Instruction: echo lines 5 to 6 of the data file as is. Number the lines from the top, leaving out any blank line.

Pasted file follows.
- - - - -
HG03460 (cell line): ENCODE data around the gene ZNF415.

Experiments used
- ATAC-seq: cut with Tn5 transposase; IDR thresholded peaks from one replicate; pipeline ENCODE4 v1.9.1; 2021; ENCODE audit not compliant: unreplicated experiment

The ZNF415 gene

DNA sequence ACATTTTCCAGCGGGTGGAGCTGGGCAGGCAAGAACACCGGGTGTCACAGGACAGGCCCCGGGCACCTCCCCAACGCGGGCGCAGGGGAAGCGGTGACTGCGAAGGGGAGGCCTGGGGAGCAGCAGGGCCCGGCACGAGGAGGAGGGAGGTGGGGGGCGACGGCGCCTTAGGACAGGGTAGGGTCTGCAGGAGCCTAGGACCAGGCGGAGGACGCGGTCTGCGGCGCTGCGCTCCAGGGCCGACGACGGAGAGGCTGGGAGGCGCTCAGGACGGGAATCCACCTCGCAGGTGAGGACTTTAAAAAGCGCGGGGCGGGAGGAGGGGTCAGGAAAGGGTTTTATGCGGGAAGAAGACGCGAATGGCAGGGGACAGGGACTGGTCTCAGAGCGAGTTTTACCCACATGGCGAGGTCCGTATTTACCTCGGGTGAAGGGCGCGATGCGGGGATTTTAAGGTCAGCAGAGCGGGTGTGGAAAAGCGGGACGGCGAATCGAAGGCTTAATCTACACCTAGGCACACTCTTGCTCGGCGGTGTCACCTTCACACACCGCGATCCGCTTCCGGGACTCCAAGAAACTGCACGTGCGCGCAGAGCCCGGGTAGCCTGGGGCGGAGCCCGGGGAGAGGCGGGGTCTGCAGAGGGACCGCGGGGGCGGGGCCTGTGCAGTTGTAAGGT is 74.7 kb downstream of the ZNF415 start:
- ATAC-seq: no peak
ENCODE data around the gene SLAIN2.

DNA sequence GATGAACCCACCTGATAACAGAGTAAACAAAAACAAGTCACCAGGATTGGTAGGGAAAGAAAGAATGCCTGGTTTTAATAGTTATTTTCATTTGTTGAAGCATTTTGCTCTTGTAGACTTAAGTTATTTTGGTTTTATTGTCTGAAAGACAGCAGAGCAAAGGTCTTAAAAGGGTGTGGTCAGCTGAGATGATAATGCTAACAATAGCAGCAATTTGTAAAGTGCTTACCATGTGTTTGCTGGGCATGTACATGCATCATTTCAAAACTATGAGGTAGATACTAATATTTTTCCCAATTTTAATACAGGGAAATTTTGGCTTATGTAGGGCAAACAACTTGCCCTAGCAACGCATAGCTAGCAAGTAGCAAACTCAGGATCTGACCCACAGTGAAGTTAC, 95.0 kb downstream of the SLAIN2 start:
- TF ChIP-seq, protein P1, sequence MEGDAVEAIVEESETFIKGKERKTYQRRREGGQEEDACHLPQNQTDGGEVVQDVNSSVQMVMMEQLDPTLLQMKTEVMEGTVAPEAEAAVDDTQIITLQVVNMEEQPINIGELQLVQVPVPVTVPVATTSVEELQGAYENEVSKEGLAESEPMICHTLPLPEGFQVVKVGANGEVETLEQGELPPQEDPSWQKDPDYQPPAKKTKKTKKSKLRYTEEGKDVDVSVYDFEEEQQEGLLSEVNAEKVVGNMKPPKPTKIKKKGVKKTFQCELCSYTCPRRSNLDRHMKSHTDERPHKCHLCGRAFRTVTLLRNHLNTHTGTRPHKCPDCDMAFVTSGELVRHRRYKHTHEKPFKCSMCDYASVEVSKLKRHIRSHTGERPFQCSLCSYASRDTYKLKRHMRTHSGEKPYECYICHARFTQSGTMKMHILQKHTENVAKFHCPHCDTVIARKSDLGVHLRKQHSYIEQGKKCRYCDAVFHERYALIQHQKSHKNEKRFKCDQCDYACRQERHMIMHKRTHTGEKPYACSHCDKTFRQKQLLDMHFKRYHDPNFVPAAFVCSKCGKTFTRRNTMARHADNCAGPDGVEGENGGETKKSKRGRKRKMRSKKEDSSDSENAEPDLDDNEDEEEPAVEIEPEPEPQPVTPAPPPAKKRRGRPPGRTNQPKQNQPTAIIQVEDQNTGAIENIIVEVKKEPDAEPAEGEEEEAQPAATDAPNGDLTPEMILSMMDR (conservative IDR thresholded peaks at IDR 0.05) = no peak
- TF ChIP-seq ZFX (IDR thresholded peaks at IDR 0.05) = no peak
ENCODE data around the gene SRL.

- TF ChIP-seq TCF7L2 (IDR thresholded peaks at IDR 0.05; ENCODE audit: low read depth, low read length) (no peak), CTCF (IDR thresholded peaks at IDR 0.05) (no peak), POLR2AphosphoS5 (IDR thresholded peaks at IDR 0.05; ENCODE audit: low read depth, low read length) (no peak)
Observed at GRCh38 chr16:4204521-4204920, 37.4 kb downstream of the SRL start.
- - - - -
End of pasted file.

DNA sequence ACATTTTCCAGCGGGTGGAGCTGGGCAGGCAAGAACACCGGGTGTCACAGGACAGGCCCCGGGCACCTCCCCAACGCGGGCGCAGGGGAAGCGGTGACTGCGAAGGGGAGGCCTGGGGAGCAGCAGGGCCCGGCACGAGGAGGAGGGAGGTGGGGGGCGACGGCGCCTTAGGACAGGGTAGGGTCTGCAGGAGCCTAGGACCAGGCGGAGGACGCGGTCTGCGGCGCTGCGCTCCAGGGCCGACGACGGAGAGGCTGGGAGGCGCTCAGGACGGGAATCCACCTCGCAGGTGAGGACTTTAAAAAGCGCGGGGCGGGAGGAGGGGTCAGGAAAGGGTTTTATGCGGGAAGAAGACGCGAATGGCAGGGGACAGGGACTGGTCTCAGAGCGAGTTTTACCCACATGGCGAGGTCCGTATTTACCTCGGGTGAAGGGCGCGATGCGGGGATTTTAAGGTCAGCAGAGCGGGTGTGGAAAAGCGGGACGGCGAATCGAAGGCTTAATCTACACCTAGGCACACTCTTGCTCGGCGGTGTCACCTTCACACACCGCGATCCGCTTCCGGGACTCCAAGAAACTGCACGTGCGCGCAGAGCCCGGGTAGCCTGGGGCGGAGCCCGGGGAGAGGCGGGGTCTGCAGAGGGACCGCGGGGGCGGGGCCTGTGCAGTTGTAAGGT is 74.7 kb downstream of the ZNF415 start:
- ATAC-seq: no peak